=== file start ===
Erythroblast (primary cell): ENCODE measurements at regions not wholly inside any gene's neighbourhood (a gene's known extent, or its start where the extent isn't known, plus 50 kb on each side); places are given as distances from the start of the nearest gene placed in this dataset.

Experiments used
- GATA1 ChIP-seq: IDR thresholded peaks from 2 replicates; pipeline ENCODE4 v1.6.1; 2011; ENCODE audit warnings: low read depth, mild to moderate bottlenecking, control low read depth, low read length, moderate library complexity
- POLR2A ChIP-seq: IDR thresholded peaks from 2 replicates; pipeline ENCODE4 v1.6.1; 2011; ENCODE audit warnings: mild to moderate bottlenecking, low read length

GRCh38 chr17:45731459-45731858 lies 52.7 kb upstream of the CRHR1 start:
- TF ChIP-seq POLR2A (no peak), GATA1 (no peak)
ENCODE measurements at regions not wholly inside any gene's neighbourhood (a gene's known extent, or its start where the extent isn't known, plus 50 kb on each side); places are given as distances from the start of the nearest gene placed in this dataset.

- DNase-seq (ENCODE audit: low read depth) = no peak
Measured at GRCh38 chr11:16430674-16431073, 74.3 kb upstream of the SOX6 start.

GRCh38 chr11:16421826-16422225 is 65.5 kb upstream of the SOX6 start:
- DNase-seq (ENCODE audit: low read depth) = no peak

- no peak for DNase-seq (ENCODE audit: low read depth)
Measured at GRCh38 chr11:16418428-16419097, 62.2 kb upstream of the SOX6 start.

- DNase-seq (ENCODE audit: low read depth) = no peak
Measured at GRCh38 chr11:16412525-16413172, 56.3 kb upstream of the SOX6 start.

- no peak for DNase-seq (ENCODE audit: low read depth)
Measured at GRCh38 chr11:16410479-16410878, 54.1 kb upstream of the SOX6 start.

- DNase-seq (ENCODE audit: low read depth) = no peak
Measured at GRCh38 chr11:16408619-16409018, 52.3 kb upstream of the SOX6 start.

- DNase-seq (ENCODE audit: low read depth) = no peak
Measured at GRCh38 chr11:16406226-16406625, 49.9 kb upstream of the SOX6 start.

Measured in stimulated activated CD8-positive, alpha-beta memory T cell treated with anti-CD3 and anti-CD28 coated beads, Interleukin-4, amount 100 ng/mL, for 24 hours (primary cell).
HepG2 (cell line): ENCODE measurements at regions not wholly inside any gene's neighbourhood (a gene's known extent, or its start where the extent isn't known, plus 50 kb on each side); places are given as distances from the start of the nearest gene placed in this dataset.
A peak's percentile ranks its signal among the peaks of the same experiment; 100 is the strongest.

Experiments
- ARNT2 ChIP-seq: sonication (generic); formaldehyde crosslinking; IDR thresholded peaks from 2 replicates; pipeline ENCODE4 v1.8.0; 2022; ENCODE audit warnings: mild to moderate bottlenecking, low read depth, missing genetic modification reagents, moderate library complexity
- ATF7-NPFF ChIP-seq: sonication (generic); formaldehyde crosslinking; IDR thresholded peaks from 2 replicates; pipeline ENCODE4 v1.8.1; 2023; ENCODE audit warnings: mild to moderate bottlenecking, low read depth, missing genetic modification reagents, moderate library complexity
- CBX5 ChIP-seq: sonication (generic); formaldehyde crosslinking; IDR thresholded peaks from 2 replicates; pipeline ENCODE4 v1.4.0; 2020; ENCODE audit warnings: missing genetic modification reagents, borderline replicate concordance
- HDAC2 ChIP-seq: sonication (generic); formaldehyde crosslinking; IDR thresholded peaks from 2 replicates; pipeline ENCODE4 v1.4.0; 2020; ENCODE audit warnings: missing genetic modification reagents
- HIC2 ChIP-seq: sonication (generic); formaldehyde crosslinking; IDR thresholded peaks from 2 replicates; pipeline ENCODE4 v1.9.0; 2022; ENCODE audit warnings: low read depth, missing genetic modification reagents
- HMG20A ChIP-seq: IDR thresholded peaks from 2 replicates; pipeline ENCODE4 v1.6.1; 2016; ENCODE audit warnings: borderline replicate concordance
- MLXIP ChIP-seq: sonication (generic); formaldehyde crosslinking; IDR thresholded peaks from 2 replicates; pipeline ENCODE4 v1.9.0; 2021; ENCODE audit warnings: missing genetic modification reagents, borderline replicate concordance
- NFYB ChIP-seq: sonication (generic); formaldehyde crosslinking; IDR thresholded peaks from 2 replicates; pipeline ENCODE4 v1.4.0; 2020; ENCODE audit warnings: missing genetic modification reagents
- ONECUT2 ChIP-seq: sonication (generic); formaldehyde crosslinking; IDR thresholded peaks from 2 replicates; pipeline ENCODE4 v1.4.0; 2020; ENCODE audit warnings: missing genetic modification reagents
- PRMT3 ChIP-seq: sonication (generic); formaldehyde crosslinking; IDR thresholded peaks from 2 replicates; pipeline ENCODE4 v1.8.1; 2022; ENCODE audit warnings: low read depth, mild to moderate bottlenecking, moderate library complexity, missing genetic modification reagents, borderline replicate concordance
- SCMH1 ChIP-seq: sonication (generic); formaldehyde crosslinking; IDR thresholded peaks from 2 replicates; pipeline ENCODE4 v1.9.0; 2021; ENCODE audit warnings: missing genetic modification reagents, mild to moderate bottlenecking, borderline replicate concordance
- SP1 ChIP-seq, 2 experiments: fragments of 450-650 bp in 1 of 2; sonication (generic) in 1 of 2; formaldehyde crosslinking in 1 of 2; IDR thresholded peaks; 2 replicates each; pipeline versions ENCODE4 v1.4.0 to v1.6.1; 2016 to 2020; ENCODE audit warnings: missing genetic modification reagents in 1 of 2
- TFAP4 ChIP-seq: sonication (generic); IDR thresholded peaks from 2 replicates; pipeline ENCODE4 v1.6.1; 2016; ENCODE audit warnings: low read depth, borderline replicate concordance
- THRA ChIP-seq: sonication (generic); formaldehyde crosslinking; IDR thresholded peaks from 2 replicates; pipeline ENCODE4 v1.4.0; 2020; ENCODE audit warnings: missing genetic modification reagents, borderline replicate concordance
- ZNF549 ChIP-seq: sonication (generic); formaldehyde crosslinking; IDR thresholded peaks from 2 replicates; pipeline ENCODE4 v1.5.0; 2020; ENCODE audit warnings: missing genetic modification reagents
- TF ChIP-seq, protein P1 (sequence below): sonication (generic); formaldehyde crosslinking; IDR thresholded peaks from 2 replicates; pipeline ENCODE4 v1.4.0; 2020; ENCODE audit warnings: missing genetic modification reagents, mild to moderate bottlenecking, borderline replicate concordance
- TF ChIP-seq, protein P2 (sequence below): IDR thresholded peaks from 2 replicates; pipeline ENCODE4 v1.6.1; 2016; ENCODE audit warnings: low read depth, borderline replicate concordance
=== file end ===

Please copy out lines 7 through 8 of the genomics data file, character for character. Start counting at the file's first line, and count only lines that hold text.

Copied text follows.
ENCODE measurements at regions not wholly inside any gene's neighbourhood (a gene's known extent, or its start where the extent isn't known, plus 50 kb on each side); places are given as distances from the start of the nearest gene placed in this dataset.

- DNase-seq (ENCODE audit: low read depth) = no peak